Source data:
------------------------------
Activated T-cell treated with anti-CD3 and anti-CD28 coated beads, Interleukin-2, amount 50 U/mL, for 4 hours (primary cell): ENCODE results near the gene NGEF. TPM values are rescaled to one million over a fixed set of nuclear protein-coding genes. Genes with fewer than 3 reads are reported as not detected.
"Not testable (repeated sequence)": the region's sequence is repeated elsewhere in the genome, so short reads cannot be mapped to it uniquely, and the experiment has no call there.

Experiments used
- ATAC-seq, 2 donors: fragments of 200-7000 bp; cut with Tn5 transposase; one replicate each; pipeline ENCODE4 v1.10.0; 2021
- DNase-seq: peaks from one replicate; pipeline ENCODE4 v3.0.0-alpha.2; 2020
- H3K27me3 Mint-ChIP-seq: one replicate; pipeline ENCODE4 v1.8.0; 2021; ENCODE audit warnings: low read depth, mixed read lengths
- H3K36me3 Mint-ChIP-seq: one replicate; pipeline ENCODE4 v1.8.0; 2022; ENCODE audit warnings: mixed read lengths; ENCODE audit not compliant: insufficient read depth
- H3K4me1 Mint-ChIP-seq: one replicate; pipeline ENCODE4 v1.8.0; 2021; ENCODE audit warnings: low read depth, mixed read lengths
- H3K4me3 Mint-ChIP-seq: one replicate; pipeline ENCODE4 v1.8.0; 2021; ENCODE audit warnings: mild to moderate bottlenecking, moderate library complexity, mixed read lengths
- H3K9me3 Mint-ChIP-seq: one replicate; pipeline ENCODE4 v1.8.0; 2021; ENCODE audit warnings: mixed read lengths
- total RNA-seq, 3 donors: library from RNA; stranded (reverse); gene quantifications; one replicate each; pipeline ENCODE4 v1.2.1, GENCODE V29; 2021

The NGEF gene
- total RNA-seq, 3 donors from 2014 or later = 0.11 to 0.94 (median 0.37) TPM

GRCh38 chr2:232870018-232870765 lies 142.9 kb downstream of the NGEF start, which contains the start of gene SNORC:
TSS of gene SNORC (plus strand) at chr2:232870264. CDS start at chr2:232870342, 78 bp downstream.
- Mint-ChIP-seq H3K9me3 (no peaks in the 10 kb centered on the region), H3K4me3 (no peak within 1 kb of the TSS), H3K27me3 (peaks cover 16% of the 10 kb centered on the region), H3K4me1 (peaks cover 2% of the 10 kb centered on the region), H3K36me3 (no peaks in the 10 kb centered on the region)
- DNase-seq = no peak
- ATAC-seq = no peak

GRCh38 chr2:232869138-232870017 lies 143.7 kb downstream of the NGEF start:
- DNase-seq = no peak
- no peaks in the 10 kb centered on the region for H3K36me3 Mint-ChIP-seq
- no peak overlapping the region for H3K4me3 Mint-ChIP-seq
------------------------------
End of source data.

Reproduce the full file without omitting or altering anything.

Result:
Activated T-cell treated with anti-CD3 and anti-CD28 coated beads, Interleukin-2, amount 50 U/mL, for 4 hours (primary cell): ENCODE results near the gene NGEF. TPM values are rescaled to one million over a fixed set of nuclear protein-coding genes. Genes with fewer than 3 reads are reported as not detected.
"Not testable (repeated sequence)": the region's sequence is repeated elsewhere in the genome, so short reads cannot be mapped to it uniquely, and the experiment has no call there.

Experiments used
- ATAC-seq, 2 donors: fragments of 200-7000 bp; cut with Tn5 transposase; one replicate each; pipeline ENCODE4 v1.10.0; 2021
- DNase-seq: peaks from one replicate; pipeline ENCODE4 v3.0.0-alpha.2; 2020
- H3K27me3 Mint-ChIP-seq: one replicate; pipeline ENCODE4 v1.8.0; 2021; ENCODE audit warnings: low read depth, mixed read lengths
- H3K36me3 Mint-ChIP-seq: one replicate; pipeline ENCODE4 v1.8.0; 2022; ENCODE audit warnings: mixed read lengths; ENCODE audit not compliant: insufficient read depth
- H3K4me1 Mint-ChIP-seq: one replicate; pipeline ENCODE4 v1.8.0; 2021; ENCODE audit warnings: low read depth, mixed read lengths
- H3K4me3 Mint-ChIP-seq: one replicate; pipeline ENCODE4 v1.8.0; 2021; ENCODE audit warnings: mild to moderate bottlenecking, moderate library complexity, mixed read lengths
- H3K9me3 Mint-ChIP-seq: one replicate; pipeline ENCODE4 v1.8.0; 2021; ENCODE audit warnings: mixed read lengths
- total RNA-seq, 3 donors: library from RNA; stranded (reverse); gene quantifications; one replicate each; pipeline ENCODE4 v1.2.1, GENCODE V29; 2021

The NGEF gene
- total RNA-seq, 3 donors from 2014 or later = 0.11 to 0.94 (median 0.37) TPM

GRCh38 chr2:232870018-232870765 lies 142.9 kb downstream of the NGEF start, which contains the start of gene SNORC:
TSS of gene SNORC (plus strand) at chr2:232870264. CDS start at chr2:232870342, 78 bp downstream.
- Mint-ChIP-seq H3K9me3 (no peaks in the 10 kb centered on the region), H3K4me3 (no peak within 1 kb of the TSS), H3K27me3 (peaks cover 16% of the 10 kb centered on the region), H3K4me1 (peaks cover 2% of the 10 kb centered on the region), H3K36me3 (no peaks in the 10 kb centered on the region)
- DNase-seq = no peak
- ATAC-seq = no peak

GRCh38 chr2:232869138-232870017 lies 143.7 kb downstream of the NGEF start:
- DNase-seq = no peak
- no peaks in the 10 kb centered on the region for H3K36me3 Mint-ChIP-seq
- no peak overlapping the region for H3K4me3 Mint-ChIP-seq